Focussing on why the papar names are only in the north Hebrides, and bearing in mind the discussion above about the productivity of these places and their strategic importance along the sea routes, it may be suggested that these islands were significant in the early Viking control of the north Hebrides. Perhaps they played a role in the raiders’ establishment in the islands in the initial phase of impact and consolidation of authority? We assume that the Vikings must have established bases from which they raided the Irish monasteries, and these would be on the islands and headlands convenient to the sea routes. They would need supply bases also, which the papar establishments may perhaps have been which leads back to the idea that the papar were ‘useful partners’. By leaving the papar in place the Vikings could have benefited from the continuing supply of produce from these fertile establishments. This would not have necessitated any accommodation with the Christian religion, merely a working relationship that benefited the papar as much as the Vikings. If this was so, then the restriction of the papar names to the northern Hebrides may reflect a situation which stemmed from the earliest phase of raiding when the Viking ships’ crews had control of the north Hebrides, from where they launched their attacks on the Christian monasteries to the south, including of course Iona.
Pagan graves and Norse place-names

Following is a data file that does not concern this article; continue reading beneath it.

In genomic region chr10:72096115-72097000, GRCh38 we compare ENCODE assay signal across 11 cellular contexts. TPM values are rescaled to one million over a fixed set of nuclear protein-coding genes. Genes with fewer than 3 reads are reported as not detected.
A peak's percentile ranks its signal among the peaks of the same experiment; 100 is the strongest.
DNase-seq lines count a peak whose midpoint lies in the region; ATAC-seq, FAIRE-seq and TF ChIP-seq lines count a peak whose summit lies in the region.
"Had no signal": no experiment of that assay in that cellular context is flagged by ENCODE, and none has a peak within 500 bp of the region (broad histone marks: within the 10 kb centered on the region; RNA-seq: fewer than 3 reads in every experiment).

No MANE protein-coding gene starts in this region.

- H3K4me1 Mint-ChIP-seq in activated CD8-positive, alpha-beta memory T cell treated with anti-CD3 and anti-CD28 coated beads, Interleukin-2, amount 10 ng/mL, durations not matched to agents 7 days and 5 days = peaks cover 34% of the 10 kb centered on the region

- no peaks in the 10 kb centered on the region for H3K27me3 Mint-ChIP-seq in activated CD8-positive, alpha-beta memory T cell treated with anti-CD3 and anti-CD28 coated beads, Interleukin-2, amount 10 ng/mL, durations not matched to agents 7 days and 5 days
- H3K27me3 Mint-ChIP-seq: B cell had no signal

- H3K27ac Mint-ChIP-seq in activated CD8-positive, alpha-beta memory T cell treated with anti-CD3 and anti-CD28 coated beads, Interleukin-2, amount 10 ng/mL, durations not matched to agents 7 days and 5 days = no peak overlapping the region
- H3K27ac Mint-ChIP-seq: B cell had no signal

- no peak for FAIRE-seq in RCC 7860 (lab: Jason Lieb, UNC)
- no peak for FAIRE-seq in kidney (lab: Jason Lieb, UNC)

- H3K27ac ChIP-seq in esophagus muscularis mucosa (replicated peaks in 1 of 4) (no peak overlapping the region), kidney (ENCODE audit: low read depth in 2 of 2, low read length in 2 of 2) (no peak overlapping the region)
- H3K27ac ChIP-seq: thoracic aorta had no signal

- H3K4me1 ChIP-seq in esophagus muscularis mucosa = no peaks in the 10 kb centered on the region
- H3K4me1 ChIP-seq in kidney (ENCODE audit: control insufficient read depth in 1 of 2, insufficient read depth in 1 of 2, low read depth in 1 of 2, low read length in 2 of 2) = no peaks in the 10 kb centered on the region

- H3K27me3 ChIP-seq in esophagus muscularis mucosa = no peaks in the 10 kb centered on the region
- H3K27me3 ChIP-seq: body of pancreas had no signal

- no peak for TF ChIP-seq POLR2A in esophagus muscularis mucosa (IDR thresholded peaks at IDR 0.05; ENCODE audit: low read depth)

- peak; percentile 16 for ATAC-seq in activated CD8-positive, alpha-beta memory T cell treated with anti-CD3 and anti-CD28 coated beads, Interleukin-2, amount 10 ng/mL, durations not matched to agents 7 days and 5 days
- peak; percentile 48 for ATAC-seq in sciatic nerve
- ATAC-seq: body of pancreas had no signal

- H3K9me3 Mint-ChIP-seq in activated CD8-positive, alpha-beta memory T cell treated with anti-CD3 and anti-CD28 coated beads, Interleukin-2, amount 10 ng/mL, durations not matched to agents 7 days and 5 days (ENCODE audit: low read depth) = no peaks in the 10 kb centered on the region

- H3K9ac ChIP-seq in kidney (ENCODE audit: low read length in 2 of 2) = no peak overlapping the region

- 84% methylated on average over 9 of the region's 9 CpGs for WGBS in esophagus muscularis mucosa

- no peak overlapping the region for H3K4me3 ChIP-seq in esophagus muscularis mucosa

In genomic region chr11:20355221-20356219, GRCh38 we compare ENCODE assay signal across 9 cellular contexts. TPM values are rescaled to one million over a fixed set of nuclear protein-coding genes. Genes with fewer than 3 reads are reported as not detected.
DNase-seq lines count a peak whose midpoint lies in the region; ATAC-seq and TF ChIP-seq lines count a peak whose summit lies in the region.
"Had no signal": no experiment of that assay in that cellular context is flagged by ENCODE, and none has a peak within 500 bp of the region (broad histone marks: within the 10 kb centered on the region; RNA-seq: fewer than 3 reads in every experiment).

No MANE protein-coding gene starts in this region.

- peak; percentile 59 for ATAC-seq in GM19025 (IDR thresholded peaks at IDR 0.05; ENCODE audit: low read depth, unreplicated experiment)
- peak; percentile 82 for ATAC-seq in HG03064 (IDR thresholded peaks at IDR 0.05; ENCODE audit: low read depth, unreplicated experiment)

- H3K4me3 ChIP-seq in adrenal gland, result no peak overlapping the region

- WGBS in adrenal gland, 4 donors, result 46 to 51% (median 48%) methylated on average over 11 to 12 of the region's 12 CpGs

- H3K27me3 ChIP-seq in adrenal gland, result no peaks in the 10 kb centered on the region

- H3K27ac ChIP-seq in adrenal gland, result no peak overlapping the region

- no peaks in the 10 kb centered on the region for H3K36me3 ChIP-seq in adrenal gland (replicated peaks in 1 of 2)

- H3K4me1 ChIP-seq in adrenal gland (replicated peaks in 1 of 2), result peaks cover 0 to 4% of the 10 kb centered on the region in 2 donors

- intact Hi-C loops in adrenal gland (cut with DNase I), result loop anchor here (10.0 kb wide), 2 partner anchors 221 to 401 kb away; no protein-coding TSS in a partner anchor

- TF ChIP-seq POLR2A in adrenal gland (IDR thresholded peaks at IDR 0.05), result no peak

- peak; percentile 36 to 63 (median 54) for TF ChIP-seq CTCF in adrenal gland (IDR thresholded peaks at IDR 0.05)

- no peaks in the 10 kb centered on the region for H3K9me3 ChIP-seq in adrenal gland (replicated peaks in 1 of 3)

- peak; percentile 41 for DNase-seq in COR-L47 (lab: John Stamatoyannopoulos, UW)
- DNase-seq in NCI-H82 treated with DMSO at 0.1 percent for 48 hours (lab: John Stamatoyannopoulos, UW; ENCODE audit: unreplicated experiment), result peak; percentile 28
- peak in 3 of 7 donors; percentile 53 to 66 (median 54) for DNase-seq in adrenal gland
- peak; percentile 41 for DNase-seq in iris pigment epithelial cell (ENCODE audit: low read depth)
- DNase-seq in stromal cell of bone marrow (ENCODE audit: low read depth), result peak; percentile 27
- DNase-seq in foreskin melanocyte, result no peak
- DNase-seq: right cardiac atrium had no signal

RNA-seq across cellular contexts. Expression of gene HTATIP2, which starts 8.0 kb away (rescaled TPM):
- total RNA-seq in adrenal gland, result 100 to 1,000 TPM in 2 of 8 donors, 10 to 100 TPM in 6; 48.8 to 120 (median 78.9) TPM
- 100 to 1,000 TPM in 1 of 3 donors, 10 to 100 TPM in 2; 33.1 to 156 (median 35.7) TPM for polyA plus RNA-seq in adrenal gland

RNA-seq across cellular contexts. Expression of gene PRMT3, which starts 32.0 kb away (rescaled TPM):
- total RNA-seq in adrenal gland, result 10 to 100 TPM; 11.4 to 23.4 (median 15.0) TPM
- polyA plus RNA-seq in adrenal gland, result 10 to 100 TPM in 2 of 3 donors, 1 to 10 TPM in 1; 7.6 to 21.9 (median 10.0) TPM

These two aspects will be commented on only briefly and insofar as the evidence brought together in the following survey provides some preliminary information. There are as yet no pagan graves known to have been found on any Pabbay island or at a Paible location which replicates the situation in the Northern Isles where likewise no grave has been recorded at a papar place. This absence of burials in papar places has been pointed out before (Crawford, 1987, 166), and the detailed studies of the archaeological evidence done in the present project does confirm the lack of known pagan graves. To some extent this absence of evidence fits in with the theory expounded above that the papar may have been left in place in order that they could supply the raiders with food. Certainly if they were left in place then these islands are unlikely to have been the focus for early settlement /colonisation by the raiders. This may be slightly unexpected as they are fertile places which would have been attractive to the Vikings in their colonising phase. However, the pattern of colonisation is poorly understood, and the burial evidence needs to be studied in greater detail before any conclusions can be drawn based on the absence of such evidence. It can be noted that there is evidence for pagan burials nearby some of the papar places, like those excavated at Bhaltos/Valtos and Cnip/Kneep (designated a cemetery) on the west coast of Lewis opposite Pabbay, Uig (H1)(Graham-Campbell and Batey, 1998,74-5). An early recorded (and lost) burial from one of the islands in the Sound of Harris was not far from Pabbay, Harris (H2)(ibid.76). Pagan grave material has also been recorded from some of the Barra isles, although not from Pabbay itself (H4) (ibid.82-3). Perhaps this picture of Viking graves nearby, but not actually at the papar places, is not a mere coincidence but a feature of some significance.